Cefalù's cathedral is one of the most impressive Norman churches in Sicily and I liked it very much. My first sudden view of it - from the train window just before entering Cefalù station - made me catch my breath. It commands a slightly elevated position overlooking the huddled terracotta roofs of Cefalù's old quarter. Behind it rears the sheer-sided limestone cliff of La Rocca. Its situation is quite superb.
Building began in 1131 (the Normans conquered Sicily in 1091) after Roger II, King of Sicily, vowed to God he would build a cathedral here - having survived a severe storm and been washed up on Cefalù's beach. The photo above shows the cathedral's western façade with its triple-arched 15th century portico set between two square towers, each surmounted by a small spire. The tree in front of the cathedral is a date palm. This is the interior with its pink granite columns and astonishing Byzantine mosaics:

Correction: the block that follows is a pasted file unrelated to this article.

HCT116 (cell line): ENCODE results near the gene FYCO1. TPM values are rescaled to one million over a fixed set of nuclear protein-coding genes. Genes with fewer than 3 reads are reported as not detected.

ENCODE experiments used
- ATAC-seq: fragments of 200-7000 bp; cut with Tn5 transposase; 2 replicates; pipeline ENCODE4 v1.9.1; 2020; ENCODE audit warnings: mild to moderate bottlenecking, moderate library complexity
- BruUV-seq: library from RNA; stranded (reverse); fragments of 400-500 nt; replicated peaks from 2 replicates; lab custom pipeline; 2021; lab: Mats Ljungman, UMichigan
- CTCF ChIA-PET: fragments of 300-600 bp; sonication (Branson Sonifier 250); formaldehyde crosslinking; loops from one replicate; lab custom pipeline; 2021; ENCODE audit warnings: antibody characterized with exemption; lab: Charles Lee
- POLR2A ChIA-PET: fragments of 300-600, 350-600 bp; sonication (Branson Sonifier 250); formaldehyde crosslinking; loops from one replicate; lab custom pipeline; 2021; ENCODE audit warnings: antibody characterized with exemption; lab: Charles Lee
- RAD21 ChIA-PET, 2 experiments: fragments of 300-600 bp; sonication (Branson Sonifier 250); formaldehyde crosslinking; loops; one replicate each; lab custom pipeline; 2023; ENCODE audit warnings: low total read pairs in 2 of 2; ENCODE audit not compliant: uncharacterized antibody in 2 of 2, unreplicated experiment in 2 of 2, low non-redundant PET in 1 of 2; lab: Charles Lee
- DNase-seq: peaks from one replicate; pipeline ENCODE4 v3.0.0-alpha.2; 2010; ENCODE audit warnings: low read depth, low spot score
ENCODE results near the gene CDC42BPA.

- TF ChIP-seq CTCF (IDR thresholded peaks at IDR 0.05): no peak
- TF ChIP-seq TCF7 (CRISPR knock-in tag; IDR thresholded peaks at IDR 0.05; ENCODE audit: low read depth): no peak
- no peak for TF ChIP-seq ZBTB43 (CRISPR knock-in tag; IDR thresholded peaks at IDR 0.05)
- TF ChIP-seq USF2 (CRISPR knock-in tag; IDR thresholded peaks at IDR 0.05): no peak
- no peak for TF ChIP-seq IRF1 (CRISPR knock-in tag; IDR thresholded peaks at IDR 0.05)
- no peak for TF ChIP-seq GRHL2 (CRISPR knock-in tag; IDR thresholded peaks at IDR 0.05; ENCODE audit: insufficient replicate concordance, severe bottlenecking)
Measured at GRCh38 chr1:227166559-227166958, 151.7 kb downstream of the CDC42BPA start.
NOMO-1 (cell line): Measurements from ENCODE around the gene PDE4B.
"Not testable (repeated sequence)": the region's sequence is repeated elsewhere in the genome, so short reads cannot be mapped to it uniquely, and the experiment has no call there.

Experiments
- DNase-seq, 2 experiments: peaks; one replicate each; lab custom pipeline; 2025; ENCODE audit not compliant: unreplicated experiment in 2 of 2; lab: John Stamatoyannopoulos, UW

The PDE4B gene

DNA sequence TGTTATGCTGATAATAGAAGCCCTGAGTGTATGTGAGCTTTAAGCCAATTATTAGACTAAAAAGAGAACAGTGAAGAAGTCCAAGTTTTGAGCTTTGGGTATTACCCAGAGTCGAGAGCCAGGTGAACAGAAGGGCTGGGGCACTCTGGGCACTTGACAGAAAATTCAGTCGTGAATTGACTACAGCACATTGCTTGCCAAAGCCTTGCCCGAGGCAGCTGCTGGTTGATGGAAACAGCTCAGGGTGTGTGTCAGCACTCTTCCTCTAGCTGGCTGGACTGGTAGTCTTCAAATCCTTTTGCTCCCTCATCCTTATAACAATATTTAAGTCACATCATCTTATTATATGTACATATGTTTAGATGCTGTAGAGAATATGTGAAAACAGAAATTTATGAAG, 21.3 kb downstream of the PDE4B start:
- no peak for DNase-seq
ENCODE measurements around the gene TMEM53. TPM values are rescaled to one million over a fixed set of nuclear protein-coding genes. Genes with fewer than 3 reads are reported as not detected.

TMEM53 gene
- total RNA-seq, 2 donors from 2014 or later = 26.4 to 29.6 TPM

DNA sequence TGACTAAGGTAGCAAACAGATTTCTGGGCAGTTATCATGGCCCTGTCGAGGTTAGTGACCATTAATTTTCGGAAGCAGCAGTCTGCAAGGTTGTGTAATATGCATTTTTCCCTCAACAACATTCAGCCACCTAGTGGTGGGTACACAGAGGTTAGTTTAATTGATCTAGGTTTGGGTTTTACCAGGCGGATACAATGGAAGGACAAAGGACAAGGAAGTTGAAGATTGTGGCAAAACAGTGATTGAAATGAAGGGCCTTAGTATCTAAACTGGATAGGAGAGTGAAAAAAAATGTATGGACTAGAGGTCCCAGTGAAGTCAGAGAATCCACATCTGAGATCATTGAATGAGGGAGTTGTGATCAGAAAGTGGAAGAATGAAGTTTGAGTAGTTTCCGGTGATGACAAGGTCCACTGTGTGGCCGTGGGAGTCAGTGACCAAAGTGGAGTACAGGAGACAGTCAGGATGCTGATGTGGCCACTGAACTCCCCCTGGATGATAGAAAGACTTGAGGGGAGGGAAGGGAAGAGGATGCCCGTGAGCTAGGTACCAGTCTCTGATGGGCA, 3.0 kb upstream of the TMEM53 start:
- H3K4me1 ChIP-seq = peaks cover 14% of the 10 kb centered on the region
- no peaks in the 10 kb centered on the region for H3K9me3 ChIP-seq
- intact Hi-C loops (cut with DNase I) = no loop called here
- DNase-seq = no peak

Master craftsmen from Constantinople created these wonderful blue and gold and red and green mosaics. They are exceptionally fine and are considered the best examples of Byzantine mosaic work in all Italy. The main image is of Jesus Christ as Pantocrator, meaning 'Almighty' or 'All-Powerful Ruler'. Christ's right hand is raised in benediction, and in his left he holds a Bible open at this verse from St John's Gospel (which you can read in both Greek and Latin): I am the light of the world. Who follows me will not wander in darkness but will have the light of life. Beneath Christ is the Virgin Mary flanked by four archangels, and further below are the apostles and the evangelists. Christ as Pantocrator is the very first representation we have of Christ in early Christianity, and it's an iconic image of the Eastern Orthodox church: